On December 4, the long-awaited, much-hyped new Lamborghini Urus SUV was unveiled. Lamborghini is calling it the first "SSUV," which means super sport utility vehicle, a segment they made up. It was unveiled at the "Since We Made It Possible" event, complete with a request to use the hashtag #sincewemadeitpossible — and I’m not so sure about it.
A lot of people don’t like the look, and I’m one of them. The exterior has nice, sharp lines, and it certainly has the look of a performance SUV — but to me, it isn’t special enough to live up to its Lamborghini name. Drive any of Lamborghini’s supercars on just about any street in America and it will turn every head it passes. Lamborghini designs are some of the most in-your-face in the business, and few cars demand attention at any speed quite like a Lambo. But with the Urus, the untrained eye will see it as just another luxury SUV.
That said, there’s no question the Urus will be a riot to drive. It’s powered by a twin-turbo 4.0-liter V8 engine making 641 horsepower and 672 lb-ft of torque, mated to an 8-speed automatic transmission along with standard 4-wheel drive with active torque vectoring. But unless a sleeper is what you’re after (which probably isn’t the case if you’re in the market for a Lamborghini), what good is all of that performance without the aesthetic to back it up?
While we’re on the topic of performance, it’s worth noting that the Urus will not be the most powerful SUV on the market. Not even close, actually. A Jeep Grand Cherokee Trackhawk with its supercharged 6.2-liter SRT Hellcat V8 engine makes 707 horsepower and 645 lb-ft of torque. Granted, the Trackhawk has less torque than the Urus, an interior that’s nowhere near the level of luxury in the Lambo and there’s little doubt that the Urus will be a more proficient track weapon — but when it comes right down to it, who (other than Doug) really cares about track performance in their SUV? Then there’s the price difference between the Trackhawk and the Urus. With a base price of $86,995, you’re paying only $123 per horsepower in the Jeep, versus $312 per pony with the Urus — assuming its starting price is an even $200,000.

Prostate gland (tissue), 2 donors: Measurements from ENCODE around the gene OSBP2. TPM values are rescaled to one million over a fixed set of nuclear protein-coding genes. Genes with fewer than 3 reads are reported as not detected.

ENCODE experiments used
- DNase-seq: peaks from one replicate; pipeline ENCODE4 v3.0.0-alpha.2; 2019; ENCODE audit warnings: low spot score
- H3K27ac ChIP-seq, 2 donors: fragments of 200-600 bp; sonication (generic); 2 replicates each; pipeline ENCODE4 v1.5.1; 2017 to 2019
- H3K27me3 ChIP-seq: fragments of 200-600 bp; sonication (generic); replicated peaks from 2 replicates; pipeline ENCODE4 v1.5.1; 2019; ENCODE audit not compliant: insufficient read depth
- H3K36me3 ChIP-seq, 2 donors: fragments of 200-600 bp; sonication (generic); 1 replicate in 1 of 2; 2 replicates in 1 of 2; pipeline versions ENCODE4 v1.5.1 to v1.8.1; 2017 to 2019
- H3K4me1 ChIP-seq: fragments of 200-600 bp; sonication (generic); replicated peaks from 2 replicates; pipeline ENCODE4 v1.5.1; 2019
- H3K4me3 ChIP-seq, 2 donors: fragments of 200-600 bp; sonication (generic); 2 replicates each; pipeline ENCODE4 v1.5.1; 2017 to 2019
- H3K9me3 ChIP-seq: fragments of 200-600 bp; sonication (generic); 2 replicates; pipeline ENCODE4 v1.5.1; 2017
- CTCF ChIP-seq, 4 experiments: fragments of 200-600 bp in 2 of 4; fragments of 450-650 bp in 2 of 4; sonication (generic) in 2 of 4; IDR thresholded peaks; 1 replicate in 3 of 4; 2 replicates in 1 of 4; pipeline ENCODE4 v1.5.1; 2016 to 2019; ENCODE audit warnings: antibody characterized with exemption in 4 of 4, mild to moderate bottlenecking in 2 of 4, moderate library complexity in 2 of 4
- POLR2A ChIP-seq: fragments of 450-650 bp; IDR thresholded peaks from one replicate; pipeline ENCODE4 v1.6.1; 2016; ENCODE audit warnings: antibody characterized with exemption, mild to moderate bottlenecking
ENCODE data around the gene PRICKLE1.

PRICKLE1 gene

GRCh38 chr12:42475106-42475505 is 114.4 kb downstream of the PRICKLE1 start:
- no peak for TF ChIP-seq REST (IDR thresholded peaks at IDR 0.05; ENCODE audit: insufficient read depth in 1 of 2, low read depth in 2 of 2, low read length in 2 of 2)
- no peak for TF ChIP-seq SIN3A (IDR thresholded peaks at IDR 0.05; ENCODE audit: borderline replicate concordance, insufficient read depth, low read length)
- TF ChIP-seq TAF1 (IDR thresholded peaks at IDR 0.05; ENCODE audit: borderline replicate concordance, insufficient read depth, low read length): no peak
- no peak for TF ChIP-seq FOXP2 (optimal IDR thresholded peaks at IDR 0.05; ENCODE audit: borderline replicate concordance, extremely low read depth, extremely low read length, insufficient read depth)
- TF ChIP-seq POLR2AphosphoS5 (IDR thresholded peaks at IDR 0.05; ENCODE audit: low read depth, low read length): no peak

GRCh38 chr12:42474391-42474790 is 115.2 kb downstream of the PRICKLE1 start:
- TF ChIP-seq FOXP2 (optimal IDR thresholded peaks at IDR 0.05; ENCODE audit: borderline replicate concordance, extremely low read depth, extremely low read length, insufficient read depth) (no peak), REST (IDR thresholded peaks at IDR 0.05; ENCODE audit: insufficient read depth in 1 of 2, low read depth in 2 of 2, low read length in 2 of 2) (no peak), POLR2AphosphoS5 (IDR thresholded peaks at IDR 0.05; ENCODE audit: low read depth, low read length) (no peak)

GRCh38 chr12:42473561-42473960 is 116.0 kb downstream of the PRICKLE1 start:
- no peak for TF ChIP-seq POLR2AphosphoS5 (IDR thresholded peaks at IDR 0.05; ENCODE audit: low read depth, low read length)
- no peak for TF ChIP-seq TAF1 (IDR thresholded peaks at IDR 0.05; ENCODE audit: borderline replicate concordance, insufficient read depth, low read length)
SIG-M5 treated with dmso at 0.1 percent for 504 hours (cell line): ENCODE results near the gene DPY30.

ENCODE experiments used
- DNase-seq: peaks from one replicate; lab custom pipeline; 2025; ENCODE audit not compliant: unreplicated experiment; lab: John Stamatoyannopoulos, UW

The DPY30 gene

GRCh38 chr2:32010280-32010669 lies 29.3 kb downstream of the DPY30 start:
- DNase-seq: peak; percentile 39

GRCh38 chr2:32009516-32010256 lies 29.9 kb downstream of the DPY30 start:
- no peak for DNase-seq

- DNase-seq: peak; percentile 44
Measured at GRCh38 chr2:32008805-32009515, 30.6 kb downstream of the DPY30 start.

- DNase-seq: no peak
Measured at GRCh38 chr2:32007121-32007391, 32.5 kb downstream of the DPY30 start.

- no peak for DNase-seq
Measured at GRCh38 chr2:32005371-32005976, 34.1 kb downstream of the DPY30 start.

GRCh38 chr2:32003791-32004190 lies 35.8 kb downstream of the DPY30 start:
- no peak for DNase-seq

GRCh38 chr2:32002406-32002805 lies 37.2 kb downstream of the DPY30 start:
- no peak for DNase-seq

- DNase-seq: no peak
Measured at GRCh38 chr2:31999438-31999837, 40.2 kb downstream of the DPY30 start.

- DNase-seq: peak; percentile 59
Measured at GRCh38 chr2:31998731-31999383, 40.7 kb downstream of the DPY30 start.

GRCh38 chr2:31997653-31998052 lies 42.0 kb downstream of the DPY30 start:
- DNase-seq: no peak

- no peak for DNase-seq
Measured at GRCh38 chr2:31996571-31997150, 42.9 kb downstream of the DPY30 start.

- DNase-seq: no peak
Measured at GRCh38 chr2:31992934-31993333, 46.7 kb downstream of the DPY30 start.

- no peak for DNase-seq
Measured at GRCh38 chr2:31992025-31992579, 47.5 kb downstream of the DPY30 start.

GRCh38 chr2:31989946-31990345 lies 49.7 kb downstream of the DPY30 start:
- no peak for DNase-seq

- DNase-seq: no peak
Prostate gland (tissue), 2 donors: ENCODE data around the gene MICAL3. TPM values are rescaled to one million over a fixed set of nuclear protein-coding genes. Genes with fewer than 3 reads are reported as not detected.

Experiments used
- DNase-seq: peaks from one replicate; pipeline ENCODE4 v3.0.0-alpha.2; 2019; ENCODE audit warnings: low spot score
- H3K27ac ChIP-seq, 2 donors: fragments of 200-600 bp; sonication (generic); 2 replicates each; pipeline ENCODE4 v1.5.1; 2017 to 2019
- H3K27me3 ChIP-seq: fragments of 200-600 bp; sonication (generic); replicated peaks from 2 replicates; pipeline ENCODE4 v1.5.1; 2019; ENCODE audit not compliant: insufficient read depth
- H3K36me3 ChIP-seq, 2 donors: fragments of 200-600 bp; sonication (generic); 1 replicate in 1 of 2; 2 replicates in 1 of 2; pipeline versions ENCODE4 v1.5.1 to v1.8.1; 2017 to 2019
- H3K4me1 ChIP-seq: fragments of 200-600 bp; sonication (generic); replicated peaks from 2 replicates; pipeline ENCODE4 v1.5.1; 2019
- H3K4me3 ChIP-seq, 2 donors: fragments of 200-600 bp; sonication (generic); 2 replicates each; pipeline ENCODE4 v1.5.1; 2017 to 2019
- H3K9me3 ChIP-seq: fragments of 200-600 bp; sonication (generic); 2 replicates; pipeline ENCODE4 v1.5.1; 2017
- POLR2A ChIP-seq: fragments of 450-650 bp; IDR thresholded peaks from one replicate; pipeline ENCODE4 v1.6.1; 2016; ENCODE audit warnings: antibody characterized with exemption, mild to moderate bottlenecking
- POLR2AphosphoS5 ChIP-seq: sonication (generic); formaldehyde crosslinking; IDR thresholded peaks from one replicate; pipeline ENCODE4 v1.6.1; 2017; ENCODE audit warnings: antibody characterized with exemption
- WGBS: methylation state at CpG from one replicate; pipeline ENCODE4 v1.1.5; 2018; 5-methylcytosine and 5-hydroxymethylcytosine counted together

It’s also hard to talk about the Lamborghini Urus without talking about the LM002. The Lamborghini LM002 was an SUV produced from 1986 through 1993, and to this day it was one of the wildest SUVs ever built. Not only did it share a V12 engine with the Countach, but it looked absolutely insane. It had a luxurious interior worthy of its Lamborghini badge, and a look that earned it a spot in the showroom with a Countach — which is saying a lot. It was affectionately nicknamed the "Rambo Lambo" because it looks like a 1980s action movie on wheels — and because Sylvester Stallone himself owned one. The LM002 had ridiculous performance on-road and off, which was properly accompanied by an equally ridiculous look. It was a perfect Lamborghini SUV.
I’m not saying the Urus has to be just like the old LM002; I would’ve been surprised if it was. But wouldn’t it be refreshing if Lambo took more of a military-style approach, unlike what anyone else in the business is doing? Sure, the aforementioned Jeep brand still makes military-esque vehicles — but I don’t think there’s much overlap of people in the market for both a Wrangler and a Lamborghini. Even Land Rover is moving away from the traditional rugged, boxy look in favor of a smoother, more modern aesthetic. A more aggressive, in-your-face design could have differentiated the Urus from other high-end performance SUVs, which are becoming a dime a dozen.
So the Urus has the performance where it counts and an absolutely gorgeous interior — and it will almost definitely be the brand’s best-selling model. But that exterior kind of ruins the whole thing for me. If I’m going to spend 200 grand on an SUV with a raging bull on it, it had better grab just as much attention as a Huracan. Find a Lamborghini Urus for sale
MORE FROM OVERSTEER:
Here Are 5 Unusually Well-Preserved Economy Cars For Sale on Autotrader
Autotrader Find: 2018 Bugatti Chiron
Here’s the Easiest Way to Tell Apart the New Jeep Wrangler and the Old One